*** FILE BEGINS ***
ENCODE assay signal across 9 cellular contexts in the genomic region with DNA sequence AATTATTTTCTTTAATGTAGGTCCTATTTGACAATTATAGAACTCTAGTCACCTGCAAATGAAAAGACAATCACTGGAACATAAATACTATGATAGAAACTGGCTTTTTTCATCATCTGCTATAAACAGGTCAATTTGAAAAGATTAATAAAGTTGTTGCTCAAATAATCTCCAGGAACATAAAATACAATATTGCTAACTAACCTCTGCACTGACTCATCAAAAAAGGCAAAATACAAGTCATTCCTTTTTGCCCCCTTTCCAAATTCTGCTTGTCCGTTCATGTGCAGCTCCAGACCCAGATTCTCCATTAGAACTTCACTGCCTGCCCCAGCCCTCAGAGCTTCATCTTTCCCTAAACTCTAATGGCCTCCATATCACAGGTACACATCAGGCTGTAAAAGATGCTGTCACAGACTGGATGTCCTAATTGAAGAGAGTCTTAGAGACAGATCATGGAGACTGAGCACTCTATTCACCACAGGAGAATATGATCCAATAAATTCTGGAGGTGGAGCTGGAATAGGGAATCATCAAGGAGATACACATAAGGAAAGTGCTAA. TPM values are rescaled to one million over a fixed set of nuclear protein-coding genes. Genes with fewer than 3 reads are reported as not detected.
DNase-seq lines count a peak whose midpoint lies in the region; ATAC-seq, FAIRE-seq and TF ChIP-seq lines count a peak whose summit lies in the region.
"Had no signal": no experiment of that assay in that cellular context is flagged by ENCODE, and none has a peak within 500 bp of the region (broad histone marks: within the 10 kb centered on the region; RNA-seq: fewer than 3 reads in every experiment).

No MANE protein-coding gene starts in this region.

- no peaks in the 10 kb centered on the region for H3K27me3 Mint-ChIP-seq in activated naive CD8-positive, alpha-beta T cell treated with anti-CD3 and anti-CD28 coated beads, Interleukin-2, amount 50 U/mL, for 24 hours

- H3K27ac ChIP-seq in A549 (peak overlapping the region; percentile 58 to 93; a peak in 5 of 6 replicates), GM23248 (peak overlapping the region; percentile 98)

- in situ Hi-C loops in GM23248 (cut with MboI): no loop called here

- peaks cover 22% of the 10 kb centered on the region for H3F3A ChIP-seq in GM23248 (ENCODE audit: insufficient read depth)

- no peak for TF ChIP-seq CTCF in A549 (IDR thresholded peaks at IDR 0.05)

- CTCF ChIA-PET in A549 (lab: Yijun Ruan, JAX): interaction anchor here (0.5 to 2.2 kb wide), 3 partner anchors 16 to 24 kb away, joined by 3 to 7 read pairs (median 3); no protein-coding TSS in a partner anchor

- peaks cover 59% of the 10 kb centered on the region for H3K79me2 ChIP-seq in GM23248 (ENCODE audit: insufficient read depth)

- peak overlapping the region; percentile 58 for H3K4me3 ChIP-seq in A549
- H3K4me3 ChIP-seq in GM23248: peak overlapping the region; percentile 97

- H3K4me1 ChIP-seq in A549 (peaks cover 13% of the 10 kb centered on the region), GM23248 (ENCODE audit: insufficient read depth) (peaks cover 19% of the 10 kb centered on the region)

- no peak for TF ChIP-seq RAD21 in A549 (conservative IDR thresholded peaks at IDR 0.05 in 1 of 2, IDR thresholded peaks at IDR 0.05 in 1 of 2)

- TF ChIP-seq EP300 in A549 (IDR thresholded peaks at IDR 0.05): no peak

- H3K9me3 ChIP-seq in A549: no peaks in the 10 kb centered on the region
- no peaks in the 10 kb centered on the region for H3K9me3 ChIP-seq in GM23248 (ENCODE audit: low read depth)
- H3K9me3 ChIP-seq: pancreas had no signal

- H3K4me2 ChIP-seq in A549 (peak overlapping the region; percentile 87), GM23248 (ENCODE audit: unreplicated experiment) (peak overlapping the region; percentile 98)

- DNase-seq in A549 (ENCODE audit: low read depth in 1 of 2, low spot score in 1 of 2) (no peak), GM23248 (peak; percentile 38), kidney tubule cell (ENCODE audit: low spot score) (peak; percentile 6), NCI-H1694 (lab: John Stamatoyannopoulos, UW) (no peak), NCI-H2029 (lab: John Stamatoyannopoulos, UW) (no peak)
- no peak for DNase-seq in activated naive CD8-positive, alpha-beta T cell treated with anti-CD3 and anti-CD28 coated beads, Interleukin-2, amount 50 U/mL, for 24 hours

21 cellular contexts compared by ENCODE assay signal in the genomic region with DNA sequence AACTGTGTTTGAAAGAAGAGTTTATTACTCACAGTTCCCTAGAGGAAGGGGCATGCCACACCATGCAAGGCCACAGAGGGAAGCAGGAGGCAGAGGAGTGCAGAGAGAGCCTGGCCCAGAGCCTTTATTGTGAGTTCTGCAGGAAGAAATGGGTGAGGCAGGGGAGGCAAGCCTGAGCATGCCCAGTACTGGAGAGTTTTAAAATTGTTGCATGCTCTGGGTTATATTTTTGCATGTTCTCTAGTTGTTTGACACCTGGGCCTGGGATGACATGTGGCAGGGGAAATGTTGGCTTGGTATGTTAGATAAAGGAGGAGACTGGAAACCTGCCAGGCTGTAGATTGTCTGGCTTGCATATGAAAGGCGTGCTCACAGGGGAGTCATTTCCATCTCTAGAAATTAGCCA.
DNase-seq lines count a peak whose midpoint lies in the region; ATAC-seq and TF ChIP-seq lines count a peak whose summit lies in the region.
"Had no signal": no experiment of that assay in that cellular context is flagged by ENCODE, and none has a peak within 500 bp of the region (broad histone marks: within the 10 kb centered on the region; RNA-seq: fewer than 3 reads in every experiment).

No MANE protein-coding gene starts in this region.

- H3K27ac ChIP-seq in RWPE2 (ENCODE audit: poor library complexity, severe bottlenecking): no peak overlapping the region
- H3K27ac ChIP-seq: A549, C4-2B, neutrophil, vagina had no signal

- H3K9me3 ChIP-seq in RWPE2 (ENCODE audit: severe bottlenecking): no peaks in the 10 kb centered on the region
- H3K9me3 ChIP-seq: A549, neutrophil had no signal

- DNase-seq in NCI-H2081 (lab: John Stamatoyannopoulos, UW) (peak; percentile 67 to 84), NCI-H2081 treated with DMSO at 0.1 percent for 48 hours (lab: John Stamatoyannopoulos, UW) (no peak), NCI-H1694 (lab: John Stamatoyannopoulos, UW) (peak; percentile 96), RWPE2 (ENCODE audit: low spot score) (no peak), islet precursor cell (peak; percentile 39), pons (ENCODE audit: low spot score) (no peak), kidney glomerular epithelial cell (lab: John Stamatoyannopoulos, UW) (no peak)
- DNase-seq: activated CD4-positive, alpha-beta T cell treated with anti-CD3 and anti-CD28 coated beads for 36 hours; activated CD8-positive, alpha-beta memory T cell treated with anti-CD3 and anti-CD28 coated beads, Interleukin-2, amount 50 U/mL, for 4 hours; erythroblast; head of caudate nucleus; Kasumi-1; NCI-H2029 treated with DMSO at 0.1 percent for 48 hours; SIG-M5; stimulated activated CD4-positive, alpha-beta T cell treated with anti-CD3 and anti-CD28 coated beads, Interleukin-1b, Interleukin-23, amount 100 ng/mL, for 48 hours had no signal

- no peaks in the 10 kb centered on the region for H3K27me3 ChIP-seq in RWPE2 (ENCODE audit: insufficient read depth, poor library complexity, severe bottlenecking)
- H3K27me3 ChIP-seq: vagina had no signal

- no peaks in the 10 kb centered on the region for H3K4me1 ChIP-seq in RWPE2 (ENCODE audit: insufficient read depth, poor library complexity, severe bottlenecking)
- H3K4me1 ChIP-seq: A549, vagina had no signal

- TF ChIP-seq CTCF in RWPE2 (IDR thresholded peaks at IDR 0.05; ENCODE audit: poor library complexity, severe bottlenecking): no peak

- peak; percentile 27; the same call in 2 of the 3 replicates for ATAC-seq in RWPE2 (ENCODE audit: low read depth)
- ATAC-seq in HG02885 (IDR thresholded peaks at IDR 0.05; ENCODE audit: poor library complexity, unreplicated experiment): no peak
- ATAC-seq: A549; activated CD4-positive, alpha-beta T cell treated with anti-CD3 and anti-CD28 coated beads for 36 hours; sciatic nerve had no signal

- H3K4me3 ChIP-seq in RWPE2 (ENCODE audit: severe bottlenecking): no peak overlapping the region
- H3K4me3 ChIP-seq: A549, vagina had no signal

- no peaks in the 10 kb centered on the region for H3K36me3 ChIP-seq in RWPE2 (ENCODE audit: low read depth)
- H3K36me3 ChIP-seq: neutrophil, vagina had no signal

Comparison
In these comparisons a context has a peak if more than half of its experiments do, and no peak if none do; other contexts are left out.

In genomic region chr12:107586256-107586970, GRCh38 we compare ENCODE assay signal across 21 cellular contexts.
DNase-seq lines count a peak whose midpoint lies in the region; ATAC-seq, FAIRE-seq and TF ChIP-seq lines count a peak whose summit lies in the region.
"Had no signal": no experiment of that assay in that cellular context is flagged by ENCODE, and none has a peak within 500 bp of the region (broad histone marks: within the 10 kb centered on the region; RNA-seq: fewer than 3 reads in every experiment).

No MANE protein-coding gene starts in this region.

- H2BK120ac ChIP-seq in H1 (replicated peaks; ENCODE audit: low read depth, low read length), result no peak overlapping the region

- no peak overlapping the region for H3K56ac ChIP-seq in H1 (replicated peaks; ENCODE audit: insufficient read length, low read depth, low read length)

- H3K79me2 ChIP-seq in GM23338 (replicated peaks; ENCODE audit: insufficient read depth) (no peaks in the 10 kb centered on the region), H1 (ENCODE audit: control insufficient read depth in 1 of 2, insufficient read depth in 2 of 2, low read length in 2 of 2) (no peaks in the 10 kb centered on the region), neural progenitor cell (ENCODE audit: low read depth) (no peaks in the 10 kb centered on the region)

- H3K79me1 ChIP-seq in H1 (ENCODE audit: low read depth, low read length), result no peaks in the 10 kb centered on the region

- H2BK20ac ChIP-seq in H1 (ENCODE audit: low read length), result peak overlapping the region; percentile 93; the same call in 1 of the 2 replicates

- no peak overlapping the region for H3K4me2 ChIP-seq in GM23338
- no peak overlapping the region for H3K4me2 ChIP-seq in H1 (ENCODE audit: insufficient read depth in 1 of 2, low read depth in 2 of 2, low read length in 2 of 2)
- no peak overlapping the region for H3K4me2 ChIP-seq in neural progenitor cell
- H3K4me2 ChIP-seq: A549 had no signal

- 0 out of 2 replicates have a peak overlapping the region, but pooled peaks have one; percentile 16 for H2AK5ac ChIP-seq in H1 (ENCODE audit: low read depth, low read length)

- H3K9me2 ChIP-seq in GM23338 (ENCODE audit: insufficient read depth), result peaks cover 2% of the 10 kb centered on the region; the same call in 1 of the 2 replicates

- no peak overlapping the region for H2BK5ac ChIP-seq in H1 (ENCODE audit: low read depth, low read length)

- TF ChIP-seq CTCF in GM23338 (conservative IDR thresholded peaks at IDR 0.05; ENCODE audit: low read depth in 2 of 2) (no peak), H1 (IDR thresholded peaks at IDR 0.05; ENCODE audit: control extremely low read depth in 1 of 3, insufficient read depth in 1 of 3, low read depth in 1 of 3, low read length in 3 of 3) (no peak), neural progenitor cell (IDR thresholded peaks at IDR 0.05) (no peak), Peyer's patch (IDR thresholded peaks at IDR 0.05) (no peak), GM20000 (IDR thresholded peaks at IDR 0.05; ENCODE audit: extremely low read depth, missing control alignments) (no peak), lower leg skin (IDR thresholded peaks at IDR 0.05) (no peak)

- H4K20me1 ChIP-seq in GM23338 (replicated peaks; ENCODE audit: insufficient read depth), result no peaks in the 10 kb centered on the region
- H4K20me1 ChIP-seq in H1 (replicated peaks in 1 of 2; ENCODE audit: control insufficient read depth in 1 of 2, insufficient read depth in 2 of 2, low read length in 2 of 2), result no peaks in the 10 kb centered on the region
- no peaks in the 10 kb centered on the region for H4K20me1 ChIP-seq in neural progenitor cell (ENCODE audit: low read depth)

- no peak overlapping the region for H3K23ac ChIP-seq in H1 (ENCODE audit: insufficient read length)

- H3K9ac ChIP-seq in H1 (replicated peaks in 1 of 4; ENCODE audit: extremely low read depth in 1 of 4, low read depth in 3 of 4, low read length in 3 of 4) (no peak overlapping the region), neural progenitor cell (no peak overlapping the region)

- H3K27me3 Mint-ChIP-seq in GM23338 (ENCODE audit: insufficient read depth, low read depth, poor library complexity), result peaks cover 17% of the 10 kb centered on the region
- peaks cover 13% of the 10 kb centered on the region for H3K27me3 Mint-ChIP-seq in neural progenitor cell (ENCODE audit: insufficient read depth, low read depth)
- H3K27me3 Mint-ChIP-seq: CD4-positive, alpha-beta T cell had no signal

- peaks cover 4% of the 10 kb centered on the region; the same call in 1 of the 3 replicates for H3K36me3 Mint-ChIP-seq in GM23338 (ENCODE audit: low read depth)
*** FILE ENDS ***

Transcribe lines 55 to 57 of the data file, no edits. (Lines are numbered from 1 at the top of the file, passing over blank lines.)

- H2BK20ac ChIP-seq in H1 (ENCODE audit: low read length), result peak overlapping the region; percentile 93; the same call in 1 of the 2 replicates

- no peak overlapping the region for H3K4me2 ChIP-seq in GM23338
- no peak overlapping the region for H3K4me2 ChIP-seq in H1 (ENCODE audit: insufficient read depth in 1 of 2, low read depth in 2 of 2, low read length in 2 of 2)